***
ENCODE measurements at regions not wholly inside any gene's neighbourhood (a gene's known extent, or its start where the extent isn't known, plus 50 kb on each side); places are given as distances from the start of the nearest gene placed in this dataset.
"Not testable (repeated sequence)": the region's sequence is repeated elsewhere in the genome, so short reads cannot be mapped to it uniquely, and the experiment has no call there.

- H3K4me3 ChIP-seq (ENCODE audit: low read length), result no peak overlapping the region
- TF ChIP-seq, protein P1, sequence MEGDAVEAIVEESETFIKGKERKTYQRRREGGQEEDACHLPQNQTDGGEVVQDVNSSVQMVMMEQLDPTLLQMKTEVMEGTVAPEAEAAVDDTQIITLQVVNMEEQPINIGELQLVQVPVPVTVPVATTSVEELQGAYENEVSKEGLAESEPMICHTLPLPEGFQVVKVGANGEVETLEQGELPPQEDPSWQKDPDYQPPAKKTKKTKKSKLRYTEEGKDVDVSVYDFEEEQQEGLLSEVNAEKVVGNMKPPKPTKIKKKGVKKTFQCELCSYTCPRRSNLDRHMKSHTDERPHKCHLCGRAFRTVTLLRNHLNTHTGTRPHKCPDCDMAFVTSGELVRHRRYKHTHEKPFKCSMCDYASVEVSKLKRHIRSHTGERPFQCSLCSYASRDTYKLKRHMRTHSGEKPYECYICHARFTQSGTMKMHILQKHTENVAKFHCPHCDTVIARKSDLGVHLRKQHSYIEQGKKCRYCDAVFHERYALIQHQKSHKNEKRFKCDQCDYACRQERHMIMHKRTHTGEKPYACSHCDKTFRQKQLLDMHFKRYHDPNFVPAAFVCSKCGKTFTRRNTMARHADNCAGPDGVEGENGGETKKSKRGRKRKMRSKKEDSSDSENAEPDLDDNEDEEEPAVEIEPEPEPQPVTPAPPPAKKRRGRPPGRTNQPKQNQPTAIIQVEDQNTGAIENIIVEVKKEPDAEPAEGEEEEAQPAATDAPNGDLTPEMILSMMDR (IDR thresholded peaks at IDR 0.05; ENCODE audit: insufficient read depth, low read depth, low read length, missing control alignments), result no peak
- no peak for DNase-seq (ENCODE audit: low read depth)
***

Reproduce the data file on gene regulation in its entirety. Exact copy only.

ENCODE measurements at regions not wholly inside any gene's neighbourhood (a gene's known extent, or its start where the extent isn't known, plus 50 kb on each side); places are given as distances from the start of the nearest gene placed in this dataset.
"Not testable (repeated sequence)": the region's sequence is repeated elsewhere in the genome, so short reads cannot be mapped to it uniquely, and the experiment has no call there.

- H3K4me3 ChIP-seq (ENCODE audit: low read length), result no peak overlapping the region
- TF ChIP-seq, protein P1, sequence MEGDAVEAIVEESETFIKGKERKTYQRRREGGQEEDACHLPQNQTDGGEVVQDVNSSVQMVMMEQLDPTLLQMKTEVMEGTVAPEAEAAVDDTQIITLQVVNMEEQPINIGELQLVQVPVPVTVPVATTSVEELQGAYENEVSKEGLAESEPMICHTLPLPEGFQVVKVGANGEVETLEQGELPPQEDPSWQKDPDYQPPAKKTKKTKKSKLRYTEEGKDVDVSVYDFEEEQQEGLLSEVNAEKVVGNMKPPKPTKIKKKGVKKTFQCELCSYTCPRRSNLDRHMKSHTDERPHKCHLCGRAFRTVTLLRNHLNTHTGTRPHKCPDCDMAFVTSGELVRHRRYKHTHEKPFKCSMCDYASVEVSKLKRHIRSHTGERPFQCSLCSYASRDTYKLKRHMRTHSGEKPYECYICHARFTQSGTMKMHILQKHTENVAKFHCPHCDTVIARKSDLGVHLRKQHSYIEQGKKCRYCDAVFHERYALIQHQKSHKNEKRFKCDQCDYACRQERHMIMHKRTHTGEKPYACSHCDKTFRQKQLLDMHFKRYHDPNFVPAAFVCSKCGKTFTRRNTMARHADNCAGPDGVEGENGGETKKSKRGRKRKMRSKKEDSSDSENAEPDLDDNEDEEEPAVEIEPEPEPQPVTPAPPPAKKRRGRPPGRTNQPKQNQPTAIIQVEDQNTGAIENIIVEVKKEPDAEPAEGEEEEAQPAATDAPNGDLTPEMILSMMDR (IDR thresholded peaks at IDR 0.05; ENCODE audit: insufficient read depth, low read depth, low read length, missing control alignments), result no peak
- no peak for DNase-seq (ENCODE audit: low read depth)